Soon after Rutka’s final diary entry, dated 24 April 1943, the Laskier family were moved from the open Bedzin ghetto to the closed Kamionka ghetto on the outskirts of the city. On 5 August 1943, they were deported to the Auschwitz extermination camp, just twenty miles away.
For decades it was assumed that Rutka was gassed on arrival, along with her mother, grandmother and younger brother Henius, who was just 6-years-old. In 2008, however, evidence surfaced that revealed Rutka had, in fact, survived several months in Auschwitz before contracting cholera. According to a fellow female inmate who survived, Rutka begged to be taken to the electric fence so she could end her life, but armed guards on the camp’s watch towers made this impossible. Her friend transported her to the crematoria on a wheelbarrow, as she was too weak to walk, and she died sometime in December 1943, aged 14.
Rutka’s father, Yaakov, was the only member of his family to survive the Holocaust and he remarried in Israel in 1947. Unbeknown to him, Rutka had hidden her diary in a gap beneath the top step and the landing of the house in which they had lived before moving to Kamionka. Stanislawa Sapinska, whose family owned the house, had been friends with Rutka and knew about the hiding place. When Stanislawa returned after the war, she found the diary almost perfectly preserved and kept it secret for over sixty years. At the age of 82, she shared it with her family and was persuaded to show it to the Polish authorities, leading to the diary’s publication in 2006 as Rutka’s Notebook.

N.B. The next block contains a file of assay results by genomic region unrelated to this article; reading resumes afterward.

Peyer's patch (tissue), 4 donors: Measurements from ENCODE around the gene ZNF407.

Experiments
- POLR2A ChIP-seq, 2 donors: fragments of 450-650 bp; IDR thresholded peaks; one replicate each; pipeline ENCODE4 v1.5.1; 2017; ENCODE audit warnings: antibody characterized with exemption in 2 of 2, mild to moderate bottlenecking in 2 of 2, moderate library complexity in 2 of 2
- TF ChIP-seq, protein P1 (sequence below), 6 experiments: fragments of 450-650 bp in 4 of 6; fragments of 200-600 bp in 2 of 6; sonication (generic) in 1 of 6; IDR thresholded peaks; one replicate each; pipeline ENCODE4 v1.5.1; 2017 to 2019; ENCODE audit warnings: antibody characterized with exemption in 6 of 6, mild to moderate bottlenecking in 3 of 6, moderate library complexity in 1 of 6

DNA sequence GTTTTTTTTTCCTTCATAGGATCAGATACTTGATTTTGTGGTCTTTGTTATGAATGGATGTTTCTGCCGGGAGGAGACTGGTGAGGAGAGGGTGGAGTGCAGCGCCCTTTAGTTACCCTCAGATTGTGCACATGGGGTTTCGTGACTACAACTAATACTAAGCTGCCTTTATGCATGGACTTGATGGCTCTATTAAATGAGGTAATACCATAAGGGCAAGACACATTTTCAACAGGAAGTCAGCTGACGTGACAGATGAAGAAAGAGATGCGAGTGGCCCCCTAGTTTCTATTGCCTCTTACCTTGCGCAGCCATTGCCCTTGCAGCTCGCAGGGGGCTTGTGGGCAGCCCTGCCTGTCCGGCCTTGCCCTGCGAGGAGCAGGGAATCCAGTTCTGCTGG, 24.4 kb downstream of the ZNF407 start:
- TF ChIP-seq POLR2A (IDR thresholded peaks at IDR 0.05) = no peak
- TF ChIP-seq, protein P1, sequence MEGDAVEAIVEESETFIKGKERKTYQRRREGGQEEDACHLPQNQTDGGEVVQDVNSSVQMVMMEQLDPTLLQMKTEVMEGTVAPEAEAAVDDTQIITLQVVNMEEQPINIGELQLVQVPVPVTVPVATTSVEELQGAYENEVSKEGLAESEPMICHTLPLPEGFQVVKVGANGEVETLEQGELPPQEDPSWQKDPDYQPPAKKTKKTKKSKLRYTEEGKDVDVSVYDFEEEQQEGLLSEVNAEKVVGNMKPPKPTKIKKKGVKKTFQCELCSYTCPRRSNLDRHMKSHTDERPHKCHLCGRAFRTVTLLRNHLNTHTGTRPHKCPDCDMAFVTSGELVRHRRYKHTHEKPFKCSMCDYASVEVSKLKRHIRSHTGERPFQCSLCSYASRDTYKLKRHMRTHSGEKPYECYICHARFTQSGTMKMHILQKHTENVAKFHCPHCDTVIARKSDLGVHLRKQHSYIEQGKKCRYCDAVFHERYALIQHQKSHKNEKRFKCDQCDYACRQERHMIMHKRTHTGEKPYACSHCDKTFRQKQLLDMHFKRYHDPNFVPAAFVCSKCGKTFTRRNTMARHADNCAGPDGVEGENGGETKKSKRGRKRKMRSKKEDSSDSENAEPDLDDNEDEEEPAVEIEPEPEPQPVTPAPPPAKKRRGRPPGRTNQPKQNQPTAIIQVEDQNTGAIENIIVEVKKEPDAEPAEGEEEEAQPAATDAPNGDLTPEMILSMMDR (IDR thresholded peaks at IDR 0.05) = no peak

One of the most poignant entries, dated 20 February 1943, reads:
‘I have a feeling I am writing for the last time. There is an Aktion [a Nazi arrest operation] in town. I’m not allowed to go out and I’m going crazy, imprisoned in my own house. For a few days, something’s in the air. The town is breathlessly waiting in anticipation, and this anticipation is the worst of all. I wish it would end already! This torment; this is hell. I try to escape these thoughts, of the next day, but they keep haunting me like nagging flies. If only I could say, it’s over, you only die once. Despite these atrocities I want to live, and wait for the following day. That means waiting for Auschwitz or labour camp.’
On 5 February, she wrote:
‘I simply can’t believe that one day I will be allowed to leave this house without the yellow star. Or even that this war will end one day. If this happens I will probably lose my mind from joy. The little faith I used to have has been completely shattered. If God existed, he would have certainly not permitted that human beings be thrown alive into furnaces, and the heads of little toddlers be smashed with the butt of guns or be shoved into sacks and gassed to death.’
Parallels are often drawn between Rutka Laskier and Anne Frank, another Jewish teenager who kept a diary during the Holocaust era but who ultimately perished in the Nazi concentration camps. Like Anne Frank’s The Diary of a Young Girl, Rutka’s Notebook is an important and poignant written testimony that gives a unique insight into how ordinary people endeavoured to survive in terrible, extraordinary times.